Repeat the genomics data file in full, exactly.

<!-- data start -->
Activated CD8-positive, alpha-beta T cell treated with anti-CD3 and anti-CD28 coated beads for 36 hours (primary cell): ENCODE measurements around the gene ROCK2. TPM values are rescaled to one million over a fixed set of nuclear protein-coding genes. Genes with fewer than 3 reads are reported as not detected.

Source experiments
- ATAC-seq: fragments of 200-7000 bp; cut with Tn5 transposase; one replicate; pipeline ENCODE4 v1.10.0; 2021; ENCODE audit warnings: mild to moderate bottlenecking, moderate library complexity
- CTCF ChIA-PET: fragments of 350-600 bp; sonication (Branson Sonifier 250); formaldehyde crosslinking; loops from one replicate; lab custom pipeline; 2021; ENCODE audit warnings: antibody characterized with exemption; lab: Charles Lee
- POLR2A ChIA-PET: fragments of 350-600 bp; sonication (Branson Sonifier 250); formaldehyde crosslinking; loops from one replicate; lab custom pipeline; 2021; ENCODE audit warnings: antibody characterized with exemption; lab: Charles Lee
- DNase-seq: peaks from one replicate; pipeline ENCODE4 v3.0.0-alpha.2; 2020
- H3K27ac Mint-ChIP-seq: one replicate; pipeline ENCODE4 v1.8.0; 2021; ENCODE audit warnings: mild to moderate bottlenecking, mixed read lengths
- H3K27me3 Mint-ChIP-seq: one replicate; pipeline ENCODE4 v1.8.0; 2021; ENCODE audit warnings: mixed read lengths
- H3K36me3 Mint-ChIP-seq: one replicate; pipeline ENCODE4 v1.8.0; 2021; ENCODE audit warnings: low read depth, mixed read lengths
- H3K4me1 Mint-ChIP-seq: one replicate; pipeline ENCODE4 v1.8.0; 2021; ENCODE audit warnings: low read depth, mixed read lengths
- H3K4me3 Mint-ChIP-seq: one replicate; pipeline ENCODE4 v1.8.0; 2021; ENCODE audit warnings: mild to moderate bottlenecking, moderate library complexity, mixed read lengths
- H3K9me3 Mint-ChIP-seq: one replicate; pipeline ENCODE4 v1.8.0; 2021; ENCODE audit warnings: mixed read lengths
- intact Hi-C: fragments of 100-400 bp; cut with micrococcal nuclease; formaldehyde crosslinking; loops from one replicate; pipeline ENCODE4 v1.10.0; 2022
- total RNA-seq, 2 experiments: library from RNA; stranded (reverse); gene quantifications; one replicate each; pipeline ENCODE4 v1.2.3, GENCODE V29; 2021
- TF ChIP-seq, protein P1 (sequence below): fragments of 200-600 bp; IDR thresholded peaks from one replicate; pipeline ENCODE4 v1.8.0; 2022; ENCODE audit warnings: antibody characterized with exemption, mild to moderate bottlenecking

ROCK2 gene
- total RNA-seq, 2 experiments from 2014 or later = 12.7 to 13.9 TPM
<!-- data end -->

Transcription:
Activated CD8-positive, alpha-beta T cell treated with anti-CD3 and anti-CD28 coated beads for 36 hours (primary cell): ENCODE measurements around the gene ROCK2. TPM values are rescaled to one million over a fixed set of nuclear protein-coding genes. Genes with fewer than 3 reads are reported as not detected.

Source experiments
- ATAC-seq: fragments of 200-7000 bp; cut with Tn5 transposase; one replicate; pipeline ENCODE4 v1.10.0; 2021; ENCODE audit warnings: mild to moderate bottlenecking, moderate library complexity
- CTCF ChIA-PET: fragments of 350-600 bp; sonication (Branson Sonifier 250); formaldehyde crosslinking; loops from one replicate; lab custom pipeline; 2021; ENCODE audit warnings: antibody characterized with exemption; lab: Charles Lee
- POLR2A ChIA-PET: fragments of 350-600 bp; sonication (Branson Sonifier 250); formaldehyde crosslinking; loops from one replicate; lab custom pipeline; 2021; ENCODE audit warnings: antibody characterized with exemption; lab: Charles Lee
- DNase-seq: peaks from one replicate; pipeline ENCODE4 v3.0.0-alpha.2; 2020
- H3K27ac Mint-ChIP-seq: one replicate; pipeline ENCODE4 v1.8.0; 2021; ENCODE audit warnings: mild to moderate bottlenecking, mixed read lengths
- H3K27me3 Mint-ChIP-seq: one replicate; pipeline ENCODE4 v1.8.0; 2021; ENCODE audit warnings: mixed read lengths
- H3K36me3 Mint-ChIP-seq: one replicate; pipeline ENCODE4 v1.8.0; 2021; ENCODE audit warnings: low read depth, mixed read lengths
- H3K4me1 Mint-ChIP-seq: one replicate; pipeline ENCODE4 v1.8.0; 2021; ENCODE audit warnings: low read depth, mixed read lengths
- H3K4me3 Mint-ChIP-seq: one replicate; pipeline ENCODE4 v1.8.0; 2021; ENCODE audit warnings: mild to moderate bottlenecking, moderate library complexity, mixed read lengths
- H3K9me3 Mint-ChIP-seq: one replicate; pipeline ENCODE4 v1.8.0; 2021; ENCODE audit warnings: mixed read lengths
- intact Hi-C: fragments of 100-400 bp; cut with micrococcal nuclease; formaldehyde crosslinking; loops from one replicate; pipeline ENCODE4 v1.10.0; 2022
- total RNA-seq, 2 experiments: library from RNA; stranded (reverse); gene quantifications; one replicate each; pipeline ENCODE4 v1.2.3, GENCODE V29; 2021
- TF ChIP-seq, protein P1 (sequence below): fragments of 200-600 bp; IDR thresholded peaks from one replicate; pipeline ENCODE4 v1.8.0; 2022; ENCODE audit warnings: antibody characterized with exemption, mild to moderate bottlenecking

ROCK2 gene
- total RNA-seq, 2 experiments from 2014 or later = 12.7 to 13.9 TPM